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On Investing in Oneself

One of the reasons people don’t invest in themselves is because they really don’t understand the enormous return on that investment.

I was fortunate enough to attend Harvard Business School for my executive education. The very first class I took was given by Professor Max Bazerman. Bazerman is one of the world’s foremost authorities on negotiation, and the biggest companies in the world call him when they need help because the stakes are high. I won’t share with you what Professor Bazerman did in that first class, but simply watching him go through one exercise has literally been worth millions of dollars to me.

It Costs Too Much

If you spend the money on an education without looking for—and applying—the million dollar lessons you will perceive education as being expensive.

But education is cheap. What is expensive is not investing in yourself, not finding the priceless ideas that you can apply over the course of your lifetime. What’s expensive is making unnecessary mistakes and losing opportunities because you weren’t educated to recognize either.

It Costs Too Little

A book costs almost nothing. Because it costs so little, you may not realize the value of the book.

The three Neil Rackham books I read in the late 1980’s have been worth hundreds of millions of dollars in revenue to me and my companies over my lifetime. But only because I read the books and worked diligently to apply them to my work in sales and sales management. All told these books might have cost me $75.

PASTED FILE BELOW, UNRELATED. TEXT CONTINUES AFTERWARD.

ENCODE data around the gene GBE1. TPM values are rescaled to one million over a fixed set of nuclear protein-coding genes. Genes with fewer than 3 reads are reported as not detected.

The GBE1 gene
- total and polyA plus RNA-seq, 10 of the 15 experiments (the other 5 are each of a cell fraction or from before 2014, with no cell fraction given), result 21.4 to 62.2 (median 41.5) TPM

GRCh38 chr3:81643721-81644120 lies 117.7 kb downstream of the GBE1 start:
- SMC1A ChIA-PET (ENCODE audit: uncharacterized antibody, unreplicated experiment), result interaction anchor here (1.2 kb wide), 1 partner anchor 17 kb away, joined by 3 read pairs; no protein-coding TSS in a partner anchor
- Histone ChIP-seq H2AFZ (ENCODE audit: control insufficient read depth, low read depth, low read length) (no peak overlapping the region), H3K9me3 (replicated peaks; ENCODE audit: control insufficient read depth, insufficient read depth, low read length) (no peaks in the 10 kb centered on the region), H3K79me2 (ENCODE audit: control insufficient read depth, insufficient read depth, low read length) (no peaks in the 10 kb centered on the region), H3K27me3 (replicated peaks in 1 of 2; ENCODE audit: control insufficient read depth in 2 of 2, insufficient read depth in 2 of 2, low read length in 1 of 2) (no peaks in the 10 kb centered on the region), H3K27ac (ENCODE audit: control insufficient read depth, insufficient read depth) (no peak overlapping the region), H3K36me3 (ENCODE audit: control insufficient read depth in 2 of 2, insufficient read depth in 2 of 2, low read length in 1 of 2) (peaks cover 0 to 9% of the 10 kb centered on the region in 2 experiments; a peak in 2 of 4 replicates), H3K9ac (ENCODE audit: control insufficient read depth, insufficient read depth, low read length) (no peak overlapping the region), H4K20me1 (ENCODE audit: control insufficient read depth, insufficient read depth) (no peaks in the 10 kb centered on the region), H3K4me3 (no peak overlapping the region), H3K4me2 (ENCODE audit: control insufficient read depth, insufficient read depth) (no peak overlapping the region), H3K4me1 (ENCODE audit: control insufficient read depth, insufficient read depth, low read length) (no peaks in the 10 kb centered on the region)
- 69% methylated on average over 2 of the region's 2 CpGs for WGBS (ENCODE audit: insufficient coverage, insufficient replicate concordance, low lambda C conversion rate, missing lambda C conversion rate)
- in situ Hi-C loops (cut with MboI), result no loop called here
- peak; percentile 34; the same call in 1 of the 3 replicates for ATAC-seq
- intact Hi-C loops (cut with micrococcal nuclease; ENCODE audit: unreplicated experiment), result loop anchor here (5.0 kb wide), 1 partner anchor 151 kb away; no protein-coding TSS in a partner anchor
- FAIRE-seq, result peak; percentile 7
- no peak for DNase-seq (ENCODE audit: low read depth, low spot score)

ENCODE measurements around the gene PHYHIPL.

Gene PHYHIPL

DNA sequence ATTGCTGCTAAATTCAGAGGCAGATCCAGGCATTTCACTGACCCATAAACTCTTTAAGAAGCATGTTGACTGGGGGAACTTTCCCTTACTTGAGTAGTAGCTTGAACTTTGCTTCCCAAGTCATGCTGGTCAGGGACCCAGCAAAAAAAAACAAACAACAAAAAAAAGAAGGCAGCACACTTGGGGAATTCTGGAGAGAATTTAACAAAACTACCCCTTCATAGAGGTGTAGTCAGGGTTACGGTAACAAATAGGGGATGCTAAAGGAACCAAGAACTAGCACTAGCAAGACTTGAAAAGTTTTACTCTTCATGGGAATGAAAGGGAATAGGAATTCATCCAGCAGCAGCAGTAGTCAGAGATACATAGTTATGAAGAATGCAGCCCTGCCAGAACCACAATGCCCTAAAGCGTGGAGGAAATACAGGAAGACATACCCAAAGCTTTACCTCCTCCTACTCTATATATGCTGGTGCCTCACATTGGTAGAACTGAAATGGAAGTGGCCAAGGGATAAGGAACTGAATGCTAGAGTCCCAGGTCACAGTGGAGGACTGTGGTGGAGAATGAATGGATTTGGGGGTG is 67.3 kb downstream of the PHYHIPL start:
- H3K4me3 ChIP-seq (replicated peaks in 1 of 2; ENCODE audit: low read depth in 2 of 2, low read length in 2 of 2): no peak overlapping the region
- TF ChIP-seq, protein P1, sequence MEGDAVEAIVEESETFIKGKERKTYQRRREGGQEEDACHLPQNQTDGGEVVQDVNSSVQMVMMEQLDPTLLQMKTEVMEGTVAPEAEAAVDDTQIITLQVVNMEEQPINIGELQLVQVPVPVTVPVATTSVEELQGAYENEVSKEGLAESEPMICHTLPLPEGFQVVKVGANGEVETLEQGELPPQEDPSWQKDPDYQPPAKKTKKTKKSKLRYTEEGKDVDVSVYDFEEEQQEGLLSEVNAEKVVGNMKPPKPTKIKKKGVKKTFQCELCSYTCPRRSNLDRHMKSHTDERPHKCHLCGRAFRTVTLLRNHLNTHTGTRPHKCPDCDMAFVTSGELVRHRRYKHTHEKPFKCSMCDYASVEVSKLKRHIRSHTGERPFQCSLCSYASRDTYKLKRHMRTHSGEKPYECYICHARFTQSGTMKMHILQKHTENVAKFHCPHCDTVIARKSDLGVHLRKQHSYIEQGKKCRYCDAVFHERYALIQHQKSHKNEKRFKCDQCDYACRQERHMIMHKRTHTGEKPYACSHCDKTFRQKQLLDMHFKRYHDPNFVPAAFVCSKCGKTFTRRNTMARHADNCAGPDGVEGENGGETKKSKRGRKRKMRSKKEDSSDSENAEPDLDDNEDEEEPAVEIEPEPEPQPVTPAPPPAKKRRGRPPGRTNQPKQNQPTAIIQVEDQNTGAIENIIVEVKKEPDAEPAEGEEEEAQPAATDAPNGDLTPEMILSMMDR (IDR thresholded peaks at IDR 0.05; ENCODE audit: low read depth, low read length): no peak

The monetary cost of a book is next to nothing. Most people don’t recognize that the cost of the book doesn’t reflect the value of the contents. They don’t recognize it as an investment because it costs too little.

Getting a Return on Your Investment

The return on the investments you make in yourself is exponential. To realize that return you have to make the investments of time, energy, and money. Then you have to work to apply what you learned to your business and life. There is no greater investment you can make, and nothing produces a greater return.

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  • Jay Oza

    Investment does have a big cost that is even scarcer than money: time and energy.

    You write excellent posts. How many people take time to comment and add something to the discussion you are starting? You provide something that we can all use or or tweak it based on our knowledge and experience.

    It is work to really appreciate the blog posts you and others are writing. Thanks.

    • S. Anthony Iannarino

      Thanks for the kind words, Jay. And thanks for adding your thoughts here. I almost always write questions at the end of a post to help people apply the idea to their lives and their work. But it’s always nice to get the engagement that comes from comments!

  • Marc Zazeela


    Interesting perspective, as usual.

    Knowledge without applications is ok. Knowledge that is applied becomes. invaluable.

    I have been accused of being a repository and wellspring of tons of useless factoids. True that.

    However, when it comes to personal and professional enrichment, I try to use the lessons I have learned. It makes the time and effort well worthwhile.


  • Ross McDaniel


    I agree 100%. In fact, I regularly read numerous blogs and books on a variety of topics relating to sales, social media, and business. However, I do have a question. How do you best determine which investment will yield the greatest return? Maximizing time and money is huge.